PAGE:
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FATF’s View of the Risks of Real Estate

The Financial Action Task Force (FATF[1]) recently updated its Risk-Based Approach Guidance for the Real Estate Sector. This update was prompted by increasing risks of money laundering and terrorist financing (ML/TF) using real estate transactions. The guidance “provides real estate professionals involved in real estate transactions, with the requisite tools and examples to support the implementation of FATF standards enabling the implementation of a risk-based approach to anti-money laundering and countering the financing of terrorism.”

The guidance highlights good practices for a risk-based approach (RBA)for transactions in all types of real estate. Coverage of the guidance includes real estate agents and other professionals involved in real estate transactions, such as lawyers, notaries, real estate developers, title insurers, and accountants.

What is the RBA? FATF views the RBA to be “an ‘essential foundation’ of a country’s anti-money laundering/countering the financing of terrorism (AML/CFT) framework. It requires identifying, assessing, and managing the ML/TF risks to which a country, economic sector, or institution is exposed.

What stakeholders should be involved in implementing the RBA for the real estate sector? Implementing the RBA should be done at the national level. The process should draw together a broad group of stakeholders, including:

  • policymakers
  • financial services supervisors
  • law enforcement
  • Financial institutions and other financial service providers, and
  • Representatives from the real estate sector.

How should the RBA be applied to the real estate sector? The national legal and regulatory should be based on the risk assessment performed by the country’s regulators or FIU on the nation’s economy. The laws, regulations, and supervision process should be commensurate with the risks identified.

Does the real estate sector pose a special risk for ML/TF? The guidance notes that criminals seek out financial channels that have less robust AML/CFT regulations. They also look for areas of financial activity with ineffective mitigation control by the sector professionals. In many countries, the real estate sector has not been fully integrated into the AML/CTF regime applied to banks and other financial service providers. This coupled with the ability to engage in large value transactions in real estate, presents a higher risk profile.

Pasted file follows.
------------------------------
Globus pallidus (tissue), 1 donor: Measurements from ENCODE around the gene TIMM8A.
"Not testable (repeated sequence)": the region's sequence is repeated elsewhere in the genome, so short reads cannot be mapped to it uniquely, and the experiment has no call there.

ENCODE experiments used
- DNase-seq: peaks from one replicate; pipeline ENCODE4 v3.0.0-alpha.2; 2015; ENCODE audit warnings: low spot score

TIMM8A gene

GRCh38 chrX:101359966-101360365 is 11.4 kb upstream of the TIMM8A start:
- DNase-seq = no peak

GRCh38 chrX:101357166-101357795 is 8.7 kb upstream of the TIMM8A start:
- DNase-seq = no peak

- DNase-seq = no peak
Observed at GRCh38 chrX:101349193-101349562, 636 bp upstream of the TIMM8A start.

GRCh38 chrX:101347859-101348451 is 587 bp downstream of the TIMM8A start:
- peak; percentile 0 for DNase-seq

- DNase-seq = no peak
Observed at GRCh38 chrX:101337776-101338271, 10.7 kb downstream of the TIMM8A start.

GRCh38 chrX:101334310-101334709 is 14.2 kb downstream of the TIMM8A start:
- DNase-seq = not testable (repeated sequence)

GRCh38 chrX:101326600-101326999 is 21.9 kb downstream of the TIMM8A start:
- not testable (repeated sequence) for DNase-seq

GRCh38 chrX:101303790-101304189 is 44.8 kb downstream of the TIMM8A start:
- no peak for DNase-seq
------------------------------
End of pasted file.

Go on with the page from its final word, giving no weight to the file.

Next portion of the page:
Are there other factors that the contribute to the risks for real estate transactions? Some additional risk factors in these transactions are:

  • Variations in the availability and the quality of information on the beneficial owners in real estate transactions, making some transactions very opaque
  • Variations in requirements to record and report the source of funds used in the transactions
  • In some countries, real estate transactions offer indirect benefits to corrupt Politically Exposed Persons (PEPs) and criminals such as ownership of real estate can provide a pathway to residency or citizenship, or create an air of respectability
  • The high value of commercial real estate and its ownership through layered corporate entities, and
  • Transactions can be completed without financing, which avoids using regulated financial service providers and leaves them in the hands of less regulated professionals.

How should countries mitigate ML/TF risk in the sector? The level of mitigating activity should increase with the level of risk. Where countries look to use “simplified measures” they should be aligned with assessed risk. Supervisory authorities should be separate from real estate practitioners. Supervisors should have skilled staff with subject matter expertise and the tools necessary to meet their mandate.

Real estate professionals should be required to have policies and effective procedures in place, supported by staff with the skills to implement them. The procedures should include ongoing assessment of ML/TF risk.

What do real estate professionals need to know about ML/TF risk? Building on each country’s legal and regulatory structure, real estate professionals need to assess their ML/TF risks. The risk assessment should include these risk categories:

  • Geographic factors
  • Client risk, and
  • Transaction risks.

Based on their assessment, they need to take adequate actions to create and implement policies, procedures, and controls to effectively mitigate and manage the identified risks.

What else is in the guidance? The guidance also includes:

  • Case studies of effective national risk mitigation efforts. These studies “are designed to” provide a useful roadmap to nations which are working to add the RBA for real estate transactions to their national AML/CFT regimes
  • A detailed discussion of the elements of the risk assessment process, and
  • Guidance for supervisors.

For more information about the guidance, listen to this episode of This Week in AML.


[1] The Financial Action Task Force (FATF) is an independent intergovernmental body that develops and promotes policies to protect the global financial system against money laundering, terrorist financing and the financing of proliferation of weapons of mass destruction. The FATF Recommendations are recognized as the global anti-money laundering (AML) and counter-terrorist financing (CFT) standard. www.fatf-gafi.org